What advice would you give to a young man who recently asked for suggestions? He’s hoping for a career in which he helps make major improvements in public education. Here’s a little about him, and a few suggestions. Reactions welcome.
The young man works in a suburban public school. He’s a first-generation college graduate, and grew up in a “single-parent” home. He’s done what he’s supposed to do – graduate from high school and college, earn a master’s and obtain a job at a school. He sees a lot that needs improving.
The first person I talked with about him is Mary K. Boyd. Boyd has been a teacher and administrator in the St. Paul Public Schools, worked for Ramsey County, served as interim dean at the Hamline University College of Education, and directed St Paul’s “Street Academy.” She suggested:
• Make sure you have a group of support that will keep you grounded, inspired and supported
• Constantly read and look for others who are being successful. Gain a greater understanding of what’s going on around the state and country?
• Don’t give up!
Then I talked with Dr. Samuel Yigzaw, director of an award-winning, “Beat the Odds” K-12 charter school, Higher Ground Academy. Yigzaw also teaches at St. Mary’s University, and serves as a mentor in a Leadership Academy our organization runs. He recommended, “Know your resources, human and financial well. Who can you can you count on, and for what? You can’t do it all!”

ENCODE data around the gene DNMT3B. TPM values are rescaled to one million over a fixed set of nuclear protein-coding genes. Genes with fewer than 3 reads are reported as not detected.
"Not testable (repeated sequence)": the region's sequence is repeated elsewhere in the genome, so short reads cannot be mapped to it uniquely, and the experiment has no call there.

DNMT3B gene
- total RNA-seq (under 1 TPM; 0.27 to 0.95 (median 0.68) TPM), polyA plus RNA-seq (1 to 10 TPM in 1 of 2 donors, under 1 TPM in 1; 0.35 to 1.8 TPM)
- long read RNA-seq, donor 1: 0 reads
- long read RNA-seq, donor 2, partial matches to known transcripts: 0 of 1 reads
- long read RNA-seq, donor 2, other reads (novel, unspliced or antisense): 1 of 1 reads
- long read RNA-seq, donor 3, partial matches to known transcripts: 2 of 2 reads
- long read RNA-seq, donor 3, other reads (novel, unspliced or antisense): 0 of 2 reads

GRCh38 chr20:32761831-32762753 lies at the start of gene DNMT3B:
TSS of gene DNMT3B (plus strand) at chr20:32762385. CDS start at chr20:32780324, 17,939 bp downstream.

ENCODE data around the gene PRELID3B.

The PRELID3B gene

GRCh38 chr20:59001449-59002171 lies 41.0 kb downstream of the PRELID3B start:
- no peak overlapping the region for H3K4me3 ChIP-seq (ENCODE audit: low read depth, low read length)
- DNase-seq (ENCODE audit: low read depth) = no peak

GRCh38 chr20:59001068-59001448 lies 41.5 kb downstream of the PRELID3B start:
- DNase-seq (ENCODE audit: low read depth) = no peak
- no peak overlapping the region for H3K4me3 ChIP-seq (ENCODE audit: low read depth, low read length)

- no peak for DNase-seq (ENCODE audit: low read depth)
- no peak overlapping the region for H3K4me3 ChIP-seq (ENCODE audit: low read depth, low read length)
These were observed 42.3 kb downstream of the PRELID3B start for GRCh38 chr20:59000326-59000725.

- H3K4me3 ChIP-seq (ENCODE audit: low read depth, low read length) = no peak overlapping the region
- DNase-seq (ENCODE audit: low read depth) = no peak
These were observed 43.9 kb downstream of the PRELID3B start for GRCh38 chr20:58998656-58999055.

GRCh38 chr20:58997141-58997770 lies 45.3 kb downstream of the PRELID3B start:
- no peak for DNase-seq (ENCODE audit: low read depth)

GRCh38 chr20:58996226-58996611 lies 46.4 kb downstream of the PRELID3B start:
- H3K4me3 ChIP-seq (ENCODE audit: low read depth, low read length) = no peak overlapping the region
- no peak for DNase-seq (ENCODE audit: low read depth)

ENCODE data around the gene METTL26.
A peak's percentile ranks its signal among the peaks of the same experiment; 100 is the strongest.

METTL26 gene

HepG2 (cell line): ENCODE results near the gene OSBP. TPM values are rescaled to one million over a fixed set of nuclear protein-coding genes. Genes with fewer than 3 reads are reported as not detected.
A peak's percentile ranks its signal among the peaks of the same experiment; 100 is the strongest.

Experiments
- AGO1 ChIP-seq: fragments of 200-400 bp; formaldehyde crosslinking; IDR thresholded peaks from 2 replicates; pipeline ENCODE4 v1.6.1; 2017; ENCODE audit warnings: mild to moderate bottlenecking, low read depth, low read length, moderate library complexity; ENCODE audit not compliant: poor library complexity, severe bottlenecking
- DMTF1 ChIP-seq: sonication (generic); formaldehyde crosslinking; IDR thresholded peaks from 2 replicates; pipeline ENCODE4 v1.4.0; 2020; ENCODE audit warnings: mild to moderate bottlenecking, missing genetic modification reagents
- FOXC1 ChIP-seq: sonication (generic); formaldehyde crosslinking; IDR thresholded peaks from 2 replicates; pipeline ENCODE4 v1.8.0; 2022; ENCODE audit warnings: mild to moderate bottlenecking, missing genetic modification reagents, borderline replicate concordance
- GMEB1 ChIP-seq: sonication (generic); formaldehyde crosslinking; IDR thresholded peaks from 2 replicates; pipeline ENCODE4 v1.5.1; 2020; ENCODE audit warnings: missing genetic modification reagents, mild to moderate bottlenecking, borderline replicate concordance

Boyd and Yigsaw’s advice reminded me of a one-page document in the publications area on our website, www.centerforschoolchange.org. It’s called “Reminders for Reformers.” Here are a few of the suggestions you’ll find there:
• Set priorities for the next week, month, six months and year. You can’t do everything you want, immediately. Every successful person I know sets some priorities, both personal and professional.
• Look for, read about and visit schools open to all that are succeeding. Doesn’t matter whether they are district, charter or private. You want to be, as Mary K. Boyd suggested, “a life-long learner.”
• Look for ways to share what you’ve learned. Write to local newspapers. Offer to make presentations to service groups.
• Make your school a community resource. Don’t just ask for help. Your students can help improve the environment. They can provide singing, drama or dance to senior citizens and other community groups. Having youngsters provide service is valuable for them and their audience.
• View families as allies and partners. While some will disappoint, many will be very helpful.
• Be prepared to be betrayed. Sometimes someone you trust will do this. It’s impossible to know why people do some things.
• Acknowledge mistakes and apologize. No one is perfect.
• Exercise. Stay fit. You are engaged in an ultra-marathon, not a sprint.
• Retain a sense of humor. While some of us are funnier than others, we all should laugh and enjoy our blessings.
• Stay positive. It is possible to make a difference. Creators ultimately accomplish more than complainers.
What’s on your list? What would you suggest to educators who want to make a difference?
Joe Nathan, formerly a Minnesota public school teacher and administrator, directs the Center for School Change. Reactions welcome at email@example.com.